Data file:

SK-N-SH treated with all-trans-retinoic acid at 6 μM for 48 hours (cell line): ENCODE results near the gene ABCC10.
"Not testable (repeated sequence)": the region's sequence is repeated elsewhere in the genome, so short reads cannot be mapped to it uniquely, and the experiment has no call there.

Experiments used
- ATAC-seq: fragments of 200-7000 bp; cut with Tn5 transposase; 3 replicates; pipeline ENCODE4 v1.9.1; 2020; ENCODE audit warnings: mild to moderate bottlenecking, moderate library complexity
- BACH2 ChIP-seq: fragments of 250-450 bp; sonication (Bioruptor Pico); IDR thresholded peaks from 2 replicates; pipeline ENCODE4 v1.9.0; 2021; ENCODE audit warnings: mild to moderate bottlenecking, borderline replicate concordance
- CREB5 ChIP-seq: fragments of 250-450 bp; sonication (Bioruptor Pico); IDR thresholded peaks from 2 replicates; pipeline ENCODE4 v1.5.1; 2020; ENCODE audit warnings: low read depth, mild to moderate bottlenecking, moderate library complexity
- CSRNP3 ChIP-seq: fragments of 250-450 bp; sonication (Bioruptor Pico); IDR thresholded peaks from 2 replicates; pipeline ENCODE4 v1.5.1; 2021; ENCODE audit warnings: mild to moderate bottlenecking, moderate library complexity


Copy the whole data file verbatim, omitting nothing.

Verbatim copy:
SK-N-SH treated with all-trans-retinoic acid at 6 μM for 48 hours (cell line): ENCODE results near the gene ABCC10.
"Not testable (repeated sequence)": the region's sequence is repeated elsewhere in the genome, so short reads cannot be mapped to it uniquely, and the experiment has no call there.

Experiments used
- ATAC-seq: fragments of 200-7000 bp; cut with Tn5 transposase; 3 replicates; pipeline ENCODE4 v1.9.1; 2020; ENCODE audit warnings: mild to moderate bottlenecking, moderate library complexity
- BACH2 ChIP-seq: fragments of 250-450 bp; sonication (Bioruptor Pico); IDR thresholded peaks from 2 replicates; pipeline ENCODE4 v1.9.0; 2021; ENCODE audit warnings: mild to moderate bottlenecking, borderline replicate concordance
- CREB5 ChIP-seq: fragments of 250-450 bp; sonication (Bioruptor Pico); IDR thresholded peaks from 2 replicates; pipeline ENCODE4 v1.5.1; 2020; ENCODE audit warnings: low read depth, mild to moderate bottlenecking, moderate library complexity
- CSRNP3 ChIP-seq: fragments of 250-450 bp; sonication (Bioruptor Pico); IDR thresholded peaks from 2 replicates; pipeline ENCODE4 v1.5.1; 2021; ENCODE audit warnings: mild to moderate bottlenecking, moderate library complexity